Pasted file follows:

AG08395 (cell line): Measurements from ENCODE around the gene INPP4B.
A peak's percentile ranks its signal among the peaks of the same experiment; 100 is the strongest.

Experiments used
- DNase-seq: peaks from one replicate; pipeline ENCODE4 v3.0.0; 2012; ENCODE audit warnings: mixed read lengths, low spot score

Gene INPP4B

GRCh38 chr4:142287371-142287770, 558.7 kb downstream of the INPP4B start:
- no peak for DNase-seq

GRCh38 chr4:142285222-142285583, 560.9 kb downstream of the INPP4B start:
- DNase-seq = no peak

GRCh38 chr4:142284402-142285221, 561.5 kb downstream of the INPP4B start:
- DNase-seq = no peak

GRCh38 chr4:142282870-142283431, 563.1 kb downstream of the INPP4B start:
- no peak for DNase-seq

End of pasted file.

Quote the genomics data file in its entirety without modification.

AG08395 (cell line): Measurements from ENCODE around the gene INPP4B.
A peak's percentile ranks its signal among the peaks of the same experiment; 100 is the strongest.

Experiments used
- DNase-seq: peaks from one replicate; pipeline ENCODE4 v3.0.0; 2012; ENCODE audit warnings: mixed read lengths, low spot score

Gene INPP4B

GRCh38 chr4:142287371-142287770, 558.7 kb downstream of the INPP4B start:
- no peak for DNase-seq

GRCh38 chr4:142285222-142285583, 560.9 kb downstream of the INPP4B start:
- DNase-seq = no peak

GRCh38 chr4:142284402-142285221, 561.5 kb downstream of the INPP4B start:
- DNase-seq = no peak

GRCh38 chr4:142282870-142283431, 563.1 kb downstream of the INPP4B start:
- no peak for DNase-seq